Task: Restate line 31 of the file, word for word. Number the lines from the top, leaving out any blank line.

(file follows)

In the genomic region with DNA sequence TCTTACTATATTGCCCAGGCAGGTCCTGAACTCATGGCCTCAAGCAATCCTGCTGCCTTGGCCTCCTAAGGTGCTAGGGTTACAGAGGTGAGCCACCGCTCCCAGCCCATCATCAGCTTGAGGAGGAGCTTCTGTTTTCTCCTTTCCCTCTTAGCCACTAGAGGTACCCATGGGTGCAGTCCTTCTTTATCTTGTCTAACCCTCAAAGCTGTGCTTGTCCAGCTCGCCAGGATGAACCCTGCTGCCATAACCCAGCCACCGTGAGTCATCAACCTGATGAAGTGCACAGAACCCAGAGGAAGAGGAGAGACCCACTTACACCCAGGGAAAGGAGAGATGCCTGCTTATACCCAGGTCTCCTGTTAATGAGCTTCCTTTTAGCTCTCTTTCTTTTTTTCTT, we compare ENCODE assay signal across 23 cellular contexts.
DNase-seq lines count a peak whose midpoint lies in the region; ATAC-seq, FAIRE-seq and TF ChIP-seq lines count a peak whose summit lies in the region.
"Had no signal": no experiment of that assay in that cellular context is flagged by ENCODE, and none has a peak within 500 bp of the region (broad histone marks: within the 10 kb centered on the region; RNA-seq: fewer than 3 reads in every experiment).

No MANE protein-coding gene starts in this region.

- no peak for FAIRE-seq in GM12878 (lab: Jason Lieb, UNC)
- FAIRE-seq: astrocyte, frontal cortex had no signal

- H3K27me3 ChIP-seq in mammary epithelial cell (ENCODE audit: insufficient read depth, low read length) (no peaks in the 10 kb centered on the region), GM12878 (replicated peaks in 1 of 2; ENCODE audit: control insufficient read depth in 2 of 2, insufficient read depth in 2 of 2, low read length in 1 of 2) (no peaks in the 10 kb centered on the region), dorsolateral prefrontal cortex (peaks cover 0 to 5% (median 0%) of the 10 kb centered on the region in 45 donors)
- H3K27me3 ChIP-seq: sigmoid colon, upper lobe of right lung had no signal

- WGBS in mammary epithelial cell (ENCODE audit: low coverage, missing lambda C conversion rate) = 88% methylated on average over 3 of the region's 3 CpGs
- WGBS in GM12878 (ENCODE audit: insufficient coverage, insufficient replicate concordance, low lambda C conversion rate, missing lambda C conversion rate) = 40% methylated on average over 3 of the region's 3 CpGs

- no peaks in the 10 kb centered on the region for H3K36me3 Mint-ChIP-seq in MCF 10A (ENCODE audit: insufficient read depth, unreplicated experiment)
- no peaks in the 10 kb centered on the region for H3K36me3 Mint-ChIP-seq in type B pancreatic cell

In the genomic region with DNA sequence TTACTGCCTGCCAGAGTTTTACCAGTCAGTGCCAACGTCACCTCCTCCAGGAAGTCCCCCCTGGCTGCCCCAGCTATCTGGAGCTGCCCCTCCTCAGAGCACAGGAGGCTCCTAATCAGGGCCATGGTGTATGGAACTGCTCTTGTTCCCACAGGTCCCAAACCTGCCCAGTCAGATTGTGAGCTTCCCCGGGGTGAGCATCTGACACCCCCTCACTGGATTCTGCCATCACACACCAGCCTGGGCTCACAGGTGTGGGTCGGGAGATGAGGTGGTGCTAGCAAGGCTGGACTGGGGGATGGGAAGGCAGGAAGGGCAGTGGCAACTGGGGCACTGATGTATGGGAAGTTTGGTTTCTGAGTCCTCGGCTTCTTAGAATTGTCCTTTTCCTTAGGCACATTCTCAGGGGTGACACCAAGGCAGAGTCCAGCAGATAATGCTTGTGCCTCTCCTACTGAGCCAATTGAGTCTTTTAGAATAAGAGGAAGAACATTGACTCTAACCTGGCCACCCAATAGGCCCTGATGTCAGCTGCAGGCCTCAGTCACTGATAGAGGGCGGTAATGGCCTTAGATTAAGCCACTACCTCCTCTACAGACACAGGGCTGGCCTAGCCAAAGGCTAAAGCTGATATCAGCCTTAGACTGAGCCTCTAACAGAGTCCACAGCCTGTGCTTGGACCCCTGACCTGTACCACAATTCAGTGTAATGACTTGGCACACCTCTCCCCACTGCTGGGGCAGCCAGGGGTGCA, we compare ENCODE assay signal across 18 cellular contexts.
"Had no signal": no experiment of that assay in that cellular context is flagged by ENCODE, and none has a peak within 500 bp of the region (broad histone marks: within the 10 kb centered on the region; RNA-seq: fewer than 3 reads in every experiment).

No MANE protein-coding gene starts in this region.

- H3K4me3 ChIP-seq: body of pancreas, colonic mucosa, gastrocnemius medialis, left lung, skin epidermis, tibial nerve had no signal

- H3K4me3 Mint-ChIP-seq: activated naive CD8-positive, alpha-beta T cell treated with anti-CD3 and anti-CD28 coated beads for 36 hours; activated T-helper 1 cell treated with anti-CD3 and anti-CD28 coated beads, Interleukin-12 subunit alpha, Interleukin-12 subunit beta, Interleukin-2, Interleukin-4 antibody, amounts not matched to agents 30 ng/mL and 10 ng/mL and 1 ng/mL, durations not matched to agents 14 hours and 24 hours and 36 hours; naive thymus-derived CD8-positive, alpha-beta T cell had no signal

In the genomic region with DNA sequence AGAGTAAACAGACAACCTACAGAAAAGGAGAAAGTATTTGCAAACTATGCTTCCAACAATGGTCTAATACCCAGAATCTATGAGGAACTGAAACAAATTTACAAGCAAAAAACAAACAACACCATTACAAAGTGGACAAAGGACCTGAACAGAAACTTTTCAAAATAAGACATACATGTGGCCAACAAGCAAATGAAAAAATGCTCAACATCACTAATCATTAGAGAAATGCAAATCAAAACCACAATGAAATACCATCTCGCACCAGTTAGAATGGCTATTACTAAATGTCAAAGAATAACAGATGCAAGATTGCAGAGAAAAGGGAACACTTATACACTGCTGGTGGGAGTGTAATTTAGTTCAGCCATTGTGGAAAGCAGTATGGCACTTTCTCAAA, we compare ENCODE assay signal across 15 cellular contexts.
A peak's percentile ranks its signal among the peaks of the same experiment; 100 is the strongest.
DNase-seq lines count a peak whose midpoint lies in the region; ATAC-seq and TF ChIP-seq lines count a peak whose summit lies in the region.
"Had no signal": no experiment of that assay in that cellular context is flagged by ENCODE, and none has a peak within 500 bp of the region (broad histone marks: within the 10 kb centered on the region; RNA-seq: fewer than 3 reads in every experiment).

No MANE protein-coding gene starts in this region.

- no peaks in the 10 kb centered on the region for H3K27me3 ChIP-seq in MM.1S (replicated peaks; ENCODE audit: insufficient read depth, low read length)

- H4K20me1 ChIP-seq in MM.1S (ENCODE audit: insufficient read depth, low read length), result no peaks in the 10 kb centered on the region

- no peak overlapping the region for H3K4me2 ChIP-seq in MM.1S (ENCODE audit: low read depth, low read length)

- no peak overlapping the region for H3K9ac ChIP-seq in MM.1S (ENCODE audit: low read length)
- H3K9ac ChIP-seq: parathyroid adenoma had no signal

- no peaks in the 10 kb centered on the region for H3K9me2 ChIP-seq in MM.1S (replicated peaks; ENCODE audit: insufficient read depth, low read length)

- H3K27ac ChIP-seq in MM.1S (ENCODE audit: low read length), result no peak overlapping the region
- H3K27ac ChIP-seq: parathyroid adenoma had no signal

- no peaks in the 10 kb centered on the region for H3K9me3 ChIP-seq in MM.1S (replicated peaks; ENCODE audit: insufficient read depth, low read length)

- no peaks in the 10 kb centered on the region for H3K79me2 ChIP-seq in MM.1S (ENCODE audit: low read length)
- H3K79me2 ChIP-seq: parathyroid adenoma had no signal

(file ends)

- no peaks in the 10 kb centered on the region for H3K9me3 ChIP-seq in MM.1S (replicated peaks; ENCODE audit: insufficient read depth, low read length)